There are many possible ways in which the charging system can malfunction. Often the source of a problem is difficult to diagnose, requiring special equipment and a good deal of experience. This is usually not the case, however, where the charging system fails completely and causes the dash board warning light to come on or the battery to discharge. To troubleshoot a complete system failure, only two pieces of equipment are needed: a test light, to determine that current is reaching a certain point and a current indicator (ammeter), to determine the direction of the current flow and its measurement in amps. This test works under three assumptions:
- The battery is known to be good and fully charged.
- The alternator belt is in good condition and adjusted to the proper tension.
- All connections in the system are clean and tight.
In order for the current indicator to give a valid reading, the vehicle must be equipped with battery cables which are of the same gauge size and quality as original equipment battery cables.
Before commencing with the following tests, turn off all electrical components on the vehicle. Make sure the doors of the vehicle are closed. If the vehicle is equipped with a clock, disconnect the clock by removing the lead wire from the rear of the clock.Battery No-Load Test
- Ensure that the ignition switch is turned OFF .
- Connect a tachometer to the engine by following the manufacturer's instructions.
- Using a Digital Volt Ohmmeter (DVOM) measure the voltage across the positive (+) and negative (-) battery terminals. Note the voltage reading for future reference.
Ensure that all electrical components on the vehicle are turned off. Be sure the doors of the vehicle are closed. If the vehicle is equipped with a clock, disconnect the clock by removing the lead wire from the rear of the clock.
- Start the engine and have an assistant run it at 1500 rpm.
Read the voltage across the battery terminals again. The voltage should now be between 14.1-14.7 volts.
- If the voltage increase is less than 2.5 volts over the base voltage measured in Step 3, perform the Battery Load test.
- If there was no voltage increase, or the voltage increase was greater than 2.5 volts, perform the Alternator Load and No-Load tests.
- With the engine running, turn the air conditioner ON (if equipped) or the blower motor on high speed and the headlights on high beam.
- Have your assistant increase the engine speed to approximately 2000 rpm.
Read the voltage across the battery terminals again.
- If the voltage increase is 0.5 volts over the base voltage measured in Battery No-Load test Step 3, the charging system is working properly. If your problem continues, there may be a problem with the battery.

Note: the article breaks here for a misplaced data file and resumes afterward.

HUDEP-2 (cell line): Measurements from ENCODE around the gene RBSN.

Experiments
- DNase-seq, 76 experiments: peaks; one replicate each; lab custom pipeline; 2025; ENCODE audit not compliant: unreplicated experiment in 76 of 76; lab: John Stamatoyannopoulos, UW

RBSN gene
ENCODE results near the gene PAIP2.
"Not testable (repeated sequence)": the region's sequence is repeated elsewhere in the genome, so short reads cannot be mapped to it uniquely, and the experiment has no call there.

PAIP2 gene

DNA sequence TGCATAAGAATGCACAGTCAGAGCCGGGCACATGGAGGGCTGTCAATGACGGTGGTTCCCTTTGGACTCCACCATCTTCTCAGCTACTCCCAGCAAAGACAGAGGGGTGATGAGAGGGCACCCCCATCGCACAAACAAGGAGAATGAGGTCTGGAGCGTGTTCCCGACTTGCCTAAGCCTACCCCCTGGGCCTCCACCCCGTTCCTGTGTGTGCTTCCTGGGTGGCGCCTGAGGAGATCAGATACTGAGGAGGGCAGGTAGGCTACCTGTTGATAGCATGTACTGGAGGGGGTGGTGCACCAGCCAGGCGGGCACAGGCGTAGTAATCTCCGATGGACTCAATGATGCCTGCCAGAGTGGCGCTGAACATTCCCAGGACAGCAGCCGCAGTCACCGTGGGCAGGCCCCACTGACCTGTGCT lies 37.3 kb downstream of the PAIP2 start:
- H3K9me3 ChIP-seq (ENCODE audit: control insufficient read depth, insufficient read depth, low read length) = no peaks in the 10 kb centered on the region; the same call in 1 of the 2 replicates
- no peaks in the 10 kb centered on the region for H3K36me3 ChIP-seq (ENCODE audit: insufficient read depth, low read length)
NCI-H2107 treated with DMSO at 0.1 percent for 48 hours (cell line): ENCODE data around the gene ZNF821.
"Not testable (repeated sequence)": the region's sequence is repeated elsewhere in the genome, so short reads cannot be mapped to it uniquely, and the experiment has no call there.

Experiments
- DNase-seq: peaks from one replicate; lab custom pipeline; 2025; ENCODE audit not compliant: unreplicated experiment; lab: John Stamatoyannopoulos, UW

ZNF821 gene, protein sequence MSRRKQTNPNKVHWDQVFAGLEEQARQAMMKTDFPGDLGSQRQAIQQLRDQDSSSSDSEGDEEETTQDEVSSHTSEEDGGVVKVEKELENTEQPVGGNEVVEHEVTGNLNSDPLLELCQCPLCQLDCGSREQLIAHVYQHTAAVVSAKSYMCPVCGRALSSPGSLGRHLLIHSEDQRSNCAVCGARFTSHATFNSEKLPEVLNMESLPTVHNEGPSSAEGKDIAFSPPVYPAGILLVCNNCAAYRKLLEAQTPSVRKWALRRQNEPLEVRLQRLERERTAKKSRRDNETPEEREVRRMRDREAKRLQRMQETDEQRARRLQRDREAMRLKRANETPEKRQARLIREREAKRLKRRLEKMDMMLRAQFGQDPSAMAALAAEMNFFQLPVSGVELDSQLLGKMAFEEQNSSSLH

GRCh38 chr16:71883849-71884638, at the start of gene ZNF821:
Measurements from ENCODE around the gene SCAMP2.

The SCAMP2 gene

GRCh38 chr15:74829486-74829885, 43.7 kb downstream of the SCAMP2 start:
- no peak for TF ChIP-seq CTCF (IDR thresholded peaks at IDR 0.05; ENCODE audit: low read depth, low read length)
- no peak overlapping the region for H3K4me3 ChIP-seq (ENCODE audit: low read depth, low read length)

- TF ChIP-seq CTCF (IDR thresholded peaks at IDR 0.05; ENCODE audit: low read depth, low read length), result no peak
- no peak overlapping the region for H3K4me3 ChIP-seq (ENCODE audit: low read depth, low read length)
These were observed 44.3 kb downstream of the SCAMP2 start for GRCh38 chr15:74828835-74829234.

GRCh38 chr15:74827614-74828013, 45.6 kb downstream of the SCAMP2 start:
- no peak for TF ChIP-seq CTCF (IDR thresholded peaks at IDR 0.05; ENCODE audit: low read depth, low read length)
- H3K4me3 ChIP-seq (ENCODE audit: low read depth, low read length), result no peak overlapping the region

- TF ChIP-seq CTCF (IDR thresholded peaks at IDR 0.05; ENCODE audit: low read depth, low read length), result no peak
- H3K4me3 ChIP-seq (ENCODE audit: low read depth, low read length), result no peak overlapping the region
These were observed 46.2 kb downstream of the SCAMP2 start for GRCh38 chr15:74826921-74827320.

- If the voltage does not increase as indicated, perform the Alternator Load and No-Load tests.
- Switch the tester to the ammeter setting.
- Attach the positive (+) and negative (-) leads of the tester to the battery terminals.
- Connect the current probe to the B+ terminal on the alternator.
- Start the engine and have an assistant run the engine at 2000 rpm. Adjust the tester load bank to determine the output of the alternator. Alternator output should be within ten percent of the alternator's output rating; if so, continue with the Alternator No-Load test. If the output is not within ten percent of the alternator's output rating, there is a problem in the charging system. Have the system further tested by a Ford qualified automotive technician.
- Using the same tester as in the Alternator Load Test, switch the tester to the voltmeter function.
- Connect the voltmeter positive (+) lead to the alternator B+ terminal and the negative (-) lead to a good engine ground.
- Turn all of the electrical accessories off and shut the doors.
- While an assistant operates the engine at 2000 rpm, check the alternator output voltage. The voltage should be between 13.0-15.0 volts. If the alternator does not produce voltage within this range there is a problem in the charging system. Have the system further tested by a Ford qualified automotive technician.
REMOVAL & INSTALLATION
See Figures 1 through 6
- Disconnect the negative battery cable.
- Remove the accessory drive belt.
- Label and disengage all of the wiring connectors from the alternator. To disconnect push-on type terminals, disengage the lock tab and pull straight off.
- Remove the alternator bolts, then remove the alternator from the engine
- Position the alternator on the engine.
- Install the alternator mounting bolts. On 3.8L and 5.0L engines, tighten the upper bolt to 16-21 ft. lbs. (21-29 Nm) and the lower bolt to 30-40 ft. lbs. (40-55 Nm). On 4.6L engines, tighten both bolts to 15-22 ft. lbs. (20-30 Nm).
- On 4.6L engines, install the alternator mounting bracket and bolts. Tighten the bolts to 71-106 inch lbs. (8-12 Nm).
- Install the accessory drive belt. Ensure that the drive belt is properly installed on the pulleys before starting the engine.
- Attach all engine wiring harness connectors to the alternator.
- Connect the negative battery cable.